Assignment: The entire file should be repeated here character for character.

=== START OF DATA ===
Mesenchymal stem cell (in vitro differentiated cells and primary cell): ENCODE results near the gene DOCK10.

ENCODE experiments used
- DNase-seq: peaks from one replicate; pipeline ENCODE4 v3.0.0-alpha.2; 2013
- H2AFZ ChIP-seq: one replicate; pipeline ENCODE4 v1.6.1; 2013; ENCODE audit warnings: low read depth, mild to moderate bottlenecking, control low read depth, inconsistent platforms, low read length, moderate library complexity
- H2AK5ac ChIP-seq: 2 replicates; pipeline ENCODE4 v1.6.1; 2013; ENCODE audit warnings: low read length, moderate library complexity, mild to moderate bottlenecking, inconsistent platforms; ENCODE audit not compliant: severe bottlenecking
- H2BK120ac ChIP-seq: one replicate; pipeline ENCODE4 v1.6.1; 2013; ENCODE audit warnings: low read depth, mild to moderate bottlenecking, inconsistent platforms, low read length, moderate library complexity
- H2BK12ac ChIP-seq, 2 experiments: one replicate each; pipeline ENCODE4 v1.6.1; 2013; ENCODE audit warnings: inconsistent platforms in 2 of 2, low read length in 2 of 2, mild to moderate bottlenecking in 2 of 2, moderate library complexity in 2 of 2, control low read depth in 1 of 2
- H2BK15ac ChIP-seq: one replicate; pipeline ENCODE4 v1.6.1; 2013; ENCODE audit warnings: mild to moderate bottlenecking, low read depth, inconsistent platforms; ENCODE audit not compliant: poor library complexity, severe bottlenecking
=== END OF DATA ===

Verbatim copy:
Mesenchymal stem cell (in vitro differentiated cells and primary cell): ENCODE results near the gene DOCK10.

ENCODE experiments used
- DNase-seq: peaks from one replicate; pipeline ENCODE4 v3.0.0-alpha.2; 2013
- H2AFZ ChIP-seq: one replicate; pipeline ENCODE4 v1.6.1; 2013; ENCODE audit warnings: low read depth, mild to moderate bottlenecking, control low read depth, inconsistent platforms, low read length, moderate library complexity
- H2AK5ac ChIP-seq: 2 replicates; pipeline ENCODE4 v1.6.1; 2013; ENCODE audit warnings: low read length, moderate library complexity, mild to moderate bottlenecking, inconsistent platforms; ENCODE audit not compliant: severe bottlenecking
- H2BK120ac ChIP-seq: one replicate; pipeline ENCODE4 v1.6.1; 2013; ENCODE audit warnings: low read depth, mild to moderate bottlenecking, inconsistent platforms, low read length, moderate library complexity
- H2BK12ac ChIP-seq, 2 experiments: one replicate each; pipeline ENCODE4 v1.6.1; 2013; ENCODE audit warnings: inconsistent platforms in 2 of 2, low read length in 2 of 2, mild to moderate bottlenecking in 2 of 2, moderate library complexity in 2 of 2, control low read depth in 1 of 2
- H2BK15ac ChIP-seq: one replicate; pipeline ENCODE4 v1.6.1; 2013; ENCODE audit warnings: mild to moderate bottlenecking, low read depth, inconsistent platforms; ENCODE audit not compliant: poor library complexity, severe bottlenecking